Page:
A city-hired contractor could begin demolition of the Columbus Hotel as early as today.
According to an engineer’s report, the walls of the fire-ravaged downtown building are in danger of collapsing and represent a danger to the public. Last week, city council gave the owner until Wednesday to begin demolition. On Monday, council denied a request from the owner for more time.
“There is no doubt the building has to come down. We just need some time to get our estimates in,” owner Robin Gibson said. “The insurance company requires three estimates. We’ve been working on it steady since this happened.”
Gibson said he was waiting on an engineer’s report on the safety of removing the foundation before being able to get bids on the demolition.
“The foundation goes down ten feet. If we take the walls out, the foundation could slough and what happens to the Generator (night club)?” Gibson said.
The engineer’s report was supposed to be complete Friday, but as of Monday evening wasn’t finished.
“We just need some time to get our estimates in,” he said. “We’ve got it taped off. I have hired my own security to watch it 24-7.”
Structural engineering consultant Fergus Foley said in his report to council that a heavy rainfall or strong winds could destabilize the structure.
“A lot of the interior walls are just sitting on debris,” Foley said. “There is no proper foundation for a lot of it. If people go and disturb the debris, God knows what will come down on them.”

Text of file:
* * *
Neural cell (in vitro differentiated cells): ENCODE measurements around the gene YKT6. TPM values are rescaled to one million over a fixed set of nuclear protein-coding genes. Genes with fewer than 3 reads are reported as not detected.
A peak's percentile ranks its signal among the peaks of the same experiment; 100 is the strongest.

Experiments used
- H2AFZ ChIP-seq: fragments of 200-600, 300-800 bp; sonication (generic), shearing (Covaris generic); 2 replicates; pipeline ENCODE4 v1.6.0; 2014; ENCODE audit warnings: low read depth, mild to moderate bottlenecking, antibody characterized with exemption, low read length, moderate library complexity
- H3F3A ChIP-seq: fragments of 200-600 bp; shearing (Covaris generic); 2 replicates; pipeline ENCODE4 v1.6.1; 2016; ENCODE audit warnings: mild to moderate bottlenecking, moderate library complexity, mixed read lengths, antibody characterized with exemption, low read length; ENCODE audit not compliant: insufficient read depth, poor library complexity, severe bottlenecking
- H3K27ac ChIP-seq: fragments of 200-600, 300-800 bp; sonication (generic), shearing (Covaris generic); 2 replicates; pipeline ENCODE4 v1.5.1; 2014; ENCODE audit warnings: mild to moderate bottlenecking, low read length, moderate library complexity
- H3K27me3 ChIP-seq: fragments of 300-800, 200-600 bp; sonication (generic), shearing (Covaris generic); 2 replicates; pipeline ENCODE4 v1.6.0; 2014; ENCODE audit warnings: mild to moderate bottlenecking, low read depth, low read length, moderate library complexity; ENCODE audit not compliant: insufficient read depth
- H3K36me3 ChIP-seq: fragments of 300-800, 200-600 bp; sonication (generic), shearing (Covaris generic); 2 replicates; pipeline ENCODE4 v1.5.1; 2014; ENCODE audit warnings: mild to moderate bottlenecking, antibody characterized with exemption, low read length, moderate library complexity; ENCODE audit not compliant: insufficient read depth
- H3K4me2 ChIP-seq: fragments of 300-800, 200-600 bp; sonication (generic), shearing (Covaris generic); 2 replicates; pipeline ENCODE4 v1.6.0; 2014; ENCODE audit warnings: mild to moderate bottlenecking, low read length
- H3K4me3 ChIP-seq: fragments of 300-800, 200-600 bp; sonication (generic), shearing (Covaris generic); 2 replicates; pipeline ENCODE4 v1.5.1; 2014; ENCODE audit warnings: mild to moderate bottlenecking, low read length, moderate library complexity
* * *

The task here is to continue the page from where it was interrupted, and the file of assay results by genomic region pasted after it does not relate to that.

A strong wind could topple the walls, which now have no lateral support.
Councillors Glen Scott and Don Zurowski both proposed motions to give Gibson up to 10 days extra time. However, Scott’s motion wasn’t seconded and Zurowski’s motion was defeated by a narrow margin.
“If the owner is committed to providing 24-hour security in front and back, then I think it would be fair to extend seven days to 14,” Zurowski said.
Councillors Debora Munoz and Brian Skakun and Mayor Colin Kinsley spoke out against the extension.
“The walls are currently a danger. I think it’s too much time to leave a highly dangerous site in waiting,” Munoz said. “I’d be more comfortable going ahead with the demolition of this site.”
City manager of supply and fleet services Scott Bone said the city has put out a tender for the work and received five bids by Monday evening. The tender ended at 2 p.m. on Tuesday.
“The contractors have advised us the demolition could begin Wednesday morning. (But) we don’t have a clear indication of what the timeline will be,” Bone said.
The city was expecting a report on any potential asbestos hazard on Wednesday, he said. If there was a need for an asbestos clean-up, it could take longer for the demolition to be completed.
The city’s tender is for the contractor to knock the material down into the foundation and cover it to grade level, Bone explained, which will not disturb the foundation or neighbouring buildings.